When I was a child, I was a grown-up in many ways (I can see my parents nodding emphatically in agreement with that statement). My parents often told me to lighten up or to stop being so serious, usually because I rolled my eyes or made a snide comment related to something they said or did. I learned how to fend for myself at a young age (at least enough to manage a box of Rice-a-Roni or ramen noodles when I was hungry). I always wanted to be a grown-up.
Fast forward a couple of decades. I graduated college, I had a full-time job–I was a grown-up! But I wasn’t. At the same time, I often felt and acted much older than I was. You see, I spent almost the entirety of my 20’s battling the inner demons that came from being raped in college. Much of this was focused on the series of failed relationships that marked that decade of my life. I know that it needed to happen that way. Each failed relationship brought me one step closer to understanding myself. Each was a step toward realizing that I was still capable of loving and being loved in return, and more importantly, that I deserved better than just “any” guy that might be interested. But my focus on this part of my life left another part very sadly neglected. I had somehow lost myself.
I’ve spent the majority of my 30’s alone. While I’m not immune to feeling lonely, these years have also been very blessed, because I’ve been able to reconnect with myself. I sing in two choirs, I have friends again, I go out and do stuff on the weekends. Admittedly, sometimes I go a bit overboard when I’m with certain friends: the nights I had to stay on a friends couch after way too many shots, the video my choir director has of myself and another woman in the choir on pole dancing with a couple of strippers on stage at a strip club owned by a church parishioner… trust me, the list goes on. I sometimes feel like this is the life I was supposed to have in my 20’s.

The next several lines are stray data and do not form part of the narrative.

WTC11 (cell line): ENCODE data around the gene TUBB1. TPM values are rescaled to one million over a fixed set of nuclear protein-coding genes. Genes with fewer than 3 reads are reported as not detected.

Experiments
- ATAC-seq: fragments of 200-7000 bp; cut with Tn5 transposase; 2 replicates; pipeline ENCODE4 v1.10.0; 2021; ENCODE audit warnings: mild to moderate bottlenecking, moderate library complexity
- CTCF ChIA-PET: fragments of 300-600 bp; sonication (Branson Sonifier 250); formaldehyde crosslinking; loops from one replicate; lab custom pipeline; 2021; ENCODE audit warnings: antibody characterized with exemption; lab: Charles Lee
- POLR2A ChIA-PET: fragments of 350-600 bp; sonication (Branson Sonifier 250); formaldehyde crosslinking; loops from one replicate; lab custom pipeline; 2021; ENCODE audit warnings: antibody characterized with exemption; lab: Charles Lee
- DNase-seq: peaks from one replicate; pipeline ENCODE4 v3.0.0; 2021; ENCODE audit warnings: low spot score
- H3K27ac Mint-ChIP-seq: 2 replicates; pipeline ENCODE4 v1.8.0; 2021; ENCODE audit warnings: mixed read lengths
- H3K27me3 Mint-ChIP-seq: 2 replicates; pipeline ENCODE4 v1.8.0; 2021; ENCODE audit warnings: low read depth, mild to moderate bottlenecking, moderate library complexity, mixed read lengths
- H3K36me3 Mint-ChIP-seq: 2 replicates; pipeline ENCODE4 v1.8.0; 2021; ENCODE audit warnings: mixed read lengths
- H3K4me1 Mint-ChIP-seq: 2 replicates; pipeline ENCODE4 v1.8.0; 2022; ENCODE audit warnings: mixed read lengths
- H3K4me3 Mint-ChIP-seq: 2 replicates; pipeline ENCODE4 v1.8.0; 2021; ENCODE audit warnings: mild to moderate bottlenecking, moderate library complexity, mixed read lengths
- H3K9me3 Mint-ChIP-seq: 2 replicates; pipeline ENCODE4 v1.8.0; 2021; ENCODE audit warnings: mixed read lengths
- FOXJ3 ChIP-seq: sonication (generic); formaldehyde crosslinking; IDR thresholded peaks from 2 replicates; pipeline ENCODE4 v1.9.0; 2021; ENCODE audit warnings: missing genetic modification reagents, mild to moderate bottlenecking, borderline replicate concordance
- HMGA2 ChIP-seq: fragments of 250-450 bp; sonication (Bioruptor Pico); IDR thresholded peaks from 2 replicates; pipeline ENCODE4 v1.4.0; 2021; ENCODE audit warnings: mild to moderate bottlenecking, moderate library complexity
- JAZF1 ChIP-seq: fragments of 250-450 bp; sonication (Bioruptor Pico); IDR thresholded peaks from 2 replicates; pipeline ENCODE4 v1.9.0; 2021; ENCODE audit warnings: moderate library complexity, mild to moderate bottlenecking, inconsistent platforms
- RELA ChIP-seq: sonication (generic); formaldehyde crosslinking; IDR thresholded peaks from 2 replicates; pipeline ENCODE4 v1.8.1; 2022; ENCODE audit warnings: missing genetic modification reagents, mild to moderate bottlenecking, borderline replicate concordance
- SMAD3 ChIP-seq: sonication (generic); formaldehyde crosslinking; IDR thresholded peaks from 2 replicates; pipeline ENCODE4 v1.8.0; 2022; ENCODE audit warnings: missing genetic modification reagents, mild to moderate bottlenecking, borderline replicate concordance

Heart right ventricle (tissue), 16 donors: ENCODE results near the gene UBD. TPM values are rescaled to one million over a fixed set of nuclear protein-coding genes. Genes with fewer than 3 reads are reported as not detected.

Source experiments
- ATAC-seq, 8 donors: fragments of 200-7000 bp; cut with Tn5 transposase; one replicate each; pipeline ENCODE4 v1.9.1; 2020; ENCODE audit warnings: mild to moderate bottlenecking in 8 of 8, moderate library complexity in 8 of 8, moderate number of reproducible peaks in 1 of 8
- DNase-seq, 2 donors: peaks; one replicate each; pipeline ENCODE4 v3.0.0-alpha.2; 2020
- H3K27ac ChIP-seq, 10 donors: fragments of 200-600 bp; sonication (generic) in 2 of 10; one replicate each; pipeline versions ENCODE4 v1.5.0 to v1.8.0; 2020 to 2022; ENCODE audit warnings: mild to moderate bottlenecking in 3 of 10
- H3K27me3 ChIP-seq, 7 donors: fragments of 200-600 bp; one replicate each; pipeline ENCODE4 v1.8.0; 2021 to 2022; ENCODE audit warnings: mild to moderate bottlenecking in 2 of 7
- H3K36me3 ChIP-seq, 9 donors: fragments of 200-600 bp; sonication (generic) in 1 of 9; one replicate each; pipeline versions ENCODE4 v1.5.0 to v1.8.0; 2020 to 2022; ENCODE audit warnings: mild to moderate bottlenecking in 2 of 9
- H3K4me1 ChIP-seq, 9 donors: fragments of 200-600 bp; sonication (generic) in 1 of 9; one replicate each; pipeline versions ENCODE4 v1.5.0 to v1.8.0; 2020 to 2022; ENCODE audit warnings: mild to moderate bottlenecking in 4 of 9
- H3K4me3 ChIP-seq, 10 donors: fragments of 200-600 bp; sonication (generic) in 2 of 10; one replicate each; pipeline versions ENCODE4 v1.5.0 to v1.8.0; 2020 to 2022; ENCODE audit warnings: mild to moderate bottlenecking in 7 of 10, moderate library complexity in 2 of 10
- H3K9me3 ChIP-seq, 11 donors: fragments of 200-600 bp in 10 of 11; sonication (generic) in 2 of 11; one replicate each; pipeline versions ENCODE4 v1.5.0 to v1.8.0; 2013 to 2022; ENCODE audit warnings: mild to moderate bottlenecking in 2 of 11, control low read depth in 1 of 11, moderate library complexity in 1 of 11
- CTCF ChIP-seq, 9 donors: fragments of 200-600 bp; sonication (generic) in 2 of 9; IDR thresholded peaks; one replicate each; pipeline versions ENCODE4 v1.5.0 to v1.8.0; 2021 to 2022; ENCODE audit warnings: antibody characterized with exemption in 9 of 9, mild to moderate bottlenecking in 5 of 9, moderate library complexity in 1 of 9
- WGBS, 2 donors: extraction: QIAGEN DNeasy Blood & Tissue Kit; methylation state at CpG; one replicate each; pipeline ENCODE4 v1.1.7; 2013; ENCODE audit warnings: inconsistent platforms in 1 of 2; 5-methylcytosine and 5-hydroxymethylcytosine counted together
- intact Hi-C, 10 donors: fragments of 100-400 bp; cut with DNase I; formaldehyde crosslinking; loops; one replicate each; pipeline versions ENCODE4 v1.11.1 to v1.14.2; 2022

I’m responsible and have a good career. I’m involved in choir and train in martial arts. I do the things that adults are supposed to do, at least on the outside. But the funny thing is that lately I don’t feel like an adult. The current depressive episode I’ve been battling (for over a year) often leaves me feeling child-like and helpless. There are days when I feel like I can’t even take care of myself, let alone anyone else. I dated a man for six months without him ever seeing the inside of my apartment- because it was that bad.
I’ve often heard people say that they may grow old, but refuse to grow up. I understand that and I completely relate to never wanting to be one of those “boring” old people. But once again, I can’t help but wish sometimes that I could be a grown-up.